“Incestuous images or situations, which appear to confirm Freud’s view, do in fact sometimes appear in dreams. But Jung has explained in Symbols of Transformation that the “longing for the mother” can also be understood in another way. He sees it not only as an infantile neurotic-regressive craving but points to the abundance of symbolic material which indicates a concealed urge to rebirth and transformation of the personality.
This leads us to a consideration of the transpersonal significance of the mother. From this angle she is not so much a particular person as she is the absolutely universal giver and preserver of life, and as such she may be compared to the unconscious which is the source and origin of all psychic life.
Like the personal, the transpersonal mother-image also has a negative aspect which expresses a desire to hold the child back. In myths and fairy-tales this is often depicted as the killing or devouring of the child. Jung therefore speaks of the “terrible or devouring mother”. In mythology this figure is portrayed as a gruesome and destructive goddess, the Indian Kali for instance, and in fairy-tales as the cruel stepmother or the witch, expressing the death-aspect of mother nature who kills her offspring from time to time and takes them back into herself. The unconscious exerts a corresponding influence in that it sets up a definite opposition to the development of consciousness or else it threatens to dim or even to extinguish the painfully achieved consciousness.
Actually, the archetypal images are already present in the psyche as structural forms of the instinct before any individual consciousness arises. For this reason the child’s world consists more of archetypal forms and images than of ordinary people and objects. The child lives in a fairy-tale world. This is understandable when one reflects that the archetype is defined as an inborn pattern or form of perception and behaviour. It may therefore be assumed that there are entelechies existent in the psyche which serve as models for the correct understanding of, and behaviour in, the outer world. Any kind of situation can animate such a typos, that is to say, it will be immediately and automatically understood or related to accordingly. It associates and assimilates the a priori pattern with a present situation, whereby the innate inner image appears outside in the given object. The next step in the process of becoming conscious consists in learning to differentiate between the outer, so-called “real” world, with its real people and solid objects, and the primordial world of the archetypes into which man is born, so to speak. The archetypal world exercises an uncanny fascination, indeed it has a numinous effect. It is a world full of wonders; it not only shelters terrible mothers and other monstrosities but is also, like the Celtic “Land of the Living” or Paradise, an abode of bliss. The necessity for giving up this world of wonder often excites the most violent resistance, for that which will be received in exchange is mostly far less attractive. The magic of this world is one of the reasons why the state of childhood is greatly loved and worth striving for and why the step into “life” and reality is so difficult. For the same reason so many myths tell of the origin of human existence in Paradise, or of a golden age that was lost and replaced by a far less perfect world.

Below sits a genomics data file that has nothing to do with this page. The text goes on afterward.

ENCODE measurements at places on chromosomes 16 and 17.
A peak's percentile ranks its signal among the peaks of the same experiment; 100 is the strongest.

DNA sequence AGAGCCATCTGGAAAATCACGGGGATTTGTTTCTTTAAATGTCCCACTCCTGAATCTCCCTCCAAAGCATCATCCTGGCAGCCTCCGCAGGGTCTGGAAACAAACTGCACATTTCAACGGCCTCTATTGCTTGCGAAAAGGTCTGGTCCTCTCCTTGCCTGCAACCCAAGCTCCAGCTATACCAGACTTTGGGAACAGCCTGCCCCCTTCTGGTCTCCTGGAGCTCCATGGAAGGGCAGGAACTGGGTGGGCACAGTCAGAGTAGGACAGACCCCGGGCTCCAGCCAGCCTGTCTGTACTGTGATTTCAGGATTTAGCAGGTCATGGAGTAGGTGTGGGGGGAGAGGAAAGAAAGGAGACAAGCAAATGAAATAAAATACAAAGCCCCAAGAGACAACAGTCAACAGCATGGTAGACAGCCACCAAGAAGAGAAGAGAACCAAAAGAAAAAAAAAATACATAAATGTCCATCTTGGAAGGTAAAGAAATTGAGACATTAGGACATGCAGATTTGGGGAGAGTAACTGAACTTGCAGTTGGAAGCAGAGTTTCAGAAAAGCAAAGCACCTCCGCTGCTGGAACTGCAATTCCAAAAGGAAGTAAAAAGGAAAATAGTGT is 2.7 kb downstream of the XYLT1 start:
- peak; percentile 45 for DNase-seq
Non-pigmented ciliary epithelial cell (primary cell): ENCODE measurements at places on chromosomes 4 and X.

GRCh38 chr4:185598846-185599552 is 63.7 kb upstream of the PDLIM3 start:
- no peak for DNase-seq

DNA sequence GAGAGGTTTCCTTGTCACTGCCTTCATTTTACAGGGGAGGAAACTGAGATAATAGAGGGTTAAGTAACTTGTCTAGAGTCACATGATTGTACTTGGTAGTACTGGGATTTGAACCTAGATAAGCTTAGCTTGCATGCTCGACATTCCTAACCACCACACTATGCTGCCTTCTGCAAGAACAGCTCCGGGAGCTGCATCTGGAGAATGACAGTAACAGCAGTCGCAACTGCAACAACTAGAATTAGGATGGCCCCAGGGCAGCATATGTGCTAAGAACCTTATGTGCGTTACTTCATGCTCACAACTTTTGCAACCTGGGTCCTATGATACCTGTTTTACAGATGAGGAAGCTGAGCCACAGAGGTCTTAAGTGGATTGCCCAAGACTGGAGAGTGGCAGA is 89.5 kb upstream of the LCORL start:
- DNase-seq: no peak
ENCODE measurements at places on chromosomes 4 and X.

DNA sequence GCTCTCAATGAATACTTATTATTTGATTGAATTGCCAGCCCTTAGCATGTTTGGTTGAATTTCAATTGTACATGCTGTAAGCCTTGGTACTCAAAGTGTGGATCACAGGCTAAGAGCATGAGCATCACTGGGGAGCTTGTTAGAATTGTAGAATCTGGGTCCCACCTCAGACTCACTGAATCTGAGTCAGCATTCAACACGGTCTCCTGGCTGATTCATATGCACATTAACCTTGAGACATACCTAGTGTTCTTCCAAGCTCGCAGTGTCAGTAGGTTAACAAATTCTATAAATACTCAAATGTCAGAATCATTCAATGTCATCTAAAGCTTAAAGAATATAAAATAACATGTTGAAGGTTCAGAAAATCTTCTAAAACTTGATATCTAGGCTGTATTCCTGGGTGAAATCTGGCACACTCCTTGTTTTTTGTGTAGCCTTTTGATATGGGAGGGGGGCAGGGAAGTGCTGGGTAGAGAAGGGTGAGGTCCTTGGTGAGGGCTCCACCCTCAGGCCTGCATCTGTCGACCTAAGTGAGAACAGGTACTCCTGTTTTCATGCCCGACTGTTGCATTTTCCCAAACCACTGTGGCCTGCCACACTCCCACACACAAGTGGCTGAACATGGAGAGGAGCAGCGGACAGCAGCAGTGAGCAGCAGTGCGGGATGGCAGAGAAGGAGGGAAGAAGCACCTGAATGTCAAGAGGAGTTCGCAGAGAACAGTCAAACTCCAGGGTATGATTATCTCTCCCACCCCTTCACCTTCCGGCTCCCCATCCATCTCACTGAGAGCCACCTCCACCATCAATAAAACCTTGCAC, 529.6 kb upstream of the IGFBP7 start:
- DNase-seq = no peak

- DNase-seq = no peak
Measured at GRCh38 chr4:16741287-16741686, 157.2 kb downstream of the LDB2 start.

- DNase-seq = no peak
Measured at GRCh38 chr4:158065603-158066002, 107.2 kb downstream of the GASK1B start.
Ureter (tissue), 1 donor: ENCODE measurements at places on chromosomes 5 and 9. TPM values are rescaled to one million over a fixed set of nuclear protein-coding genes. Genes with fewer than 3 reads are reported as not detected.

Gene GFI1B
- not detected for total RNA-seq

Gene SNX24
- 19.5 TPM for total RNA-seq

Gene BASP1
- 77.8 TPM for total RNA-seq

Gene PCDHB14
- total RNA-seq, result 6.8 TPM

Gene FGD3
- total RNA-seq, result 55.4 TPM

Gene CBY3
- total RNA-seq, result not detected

The yearning for the mother can therefore also be understood, in non-mythological language, as the attraction exerted by the unconscious, a constant occurrence that is comparable to the effect of the law of gravity. The development and preservation of ego consciousness is, for that very reason, often represented by the hero myth, for it is an achievement that can be compared to a fight with an overwhelming monster and which calls for almost superhuman strength.
Consciousness is an accomplishment which requires energy. It can only maintain itself for limited periods, after which a state of unconsciousness—sleep—is again necessary in order to renew the used-up energy.” (The Grail Legend, pp. 41-43)